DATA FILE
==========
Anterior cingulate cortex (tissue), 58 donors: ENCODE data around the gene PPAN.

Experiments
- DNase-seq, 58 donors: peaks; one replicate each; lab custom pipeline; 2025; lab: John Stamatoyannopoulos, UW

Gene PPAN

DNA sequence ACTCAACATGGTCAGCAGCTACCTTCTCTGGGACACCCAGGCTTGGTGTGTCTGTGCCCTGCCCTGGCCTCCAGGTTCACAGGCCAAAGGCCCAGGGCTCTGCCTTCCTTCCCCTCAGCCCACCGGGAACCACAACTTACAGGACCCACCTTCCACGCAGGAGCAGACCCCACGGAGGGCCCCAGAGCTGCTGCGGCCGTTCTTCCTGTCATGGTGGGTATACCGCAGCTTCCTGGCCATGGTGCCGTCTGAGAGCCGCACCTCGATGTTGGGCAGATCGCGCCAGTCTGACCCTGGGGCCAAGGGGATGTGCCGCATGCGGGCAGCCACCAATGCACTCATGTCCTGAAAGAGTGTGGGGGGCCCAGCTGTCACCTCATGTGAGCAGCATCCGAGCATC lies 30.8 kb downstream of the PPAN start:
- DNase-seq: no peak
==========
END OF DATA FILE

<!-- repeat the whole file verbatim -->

Anterior cingulate cortex (tissue), 58 donors: ENCODE data around the gene PPAN.

Experiments
- DNase-seq, 58 donors: peaks; one replicate each; lab custom pipeline; 2025; lab: John Stamatoyannopoulos, UW

Gene PPAN

DNA sequence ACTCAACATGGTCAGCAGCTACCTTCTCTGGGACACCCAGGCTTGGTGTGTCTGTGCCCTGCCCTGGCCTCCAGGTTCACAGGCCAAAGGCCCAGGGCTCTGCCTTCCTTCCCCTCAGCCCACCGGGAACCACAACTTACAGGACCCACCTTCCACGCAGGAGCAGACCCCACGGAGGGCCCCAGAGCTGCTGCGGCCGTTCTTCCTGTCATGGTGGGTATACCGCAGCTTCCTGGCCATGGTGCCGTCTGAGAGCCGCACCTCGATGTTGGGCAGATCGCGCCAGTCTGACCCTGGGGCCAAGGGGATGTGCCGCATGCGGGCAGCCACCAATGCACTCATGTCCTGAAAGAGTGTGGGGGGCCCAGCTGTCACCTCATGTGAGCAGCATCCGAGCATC lies 30.8 kb downstream of the PPAN start:
- DNase-seq: no peak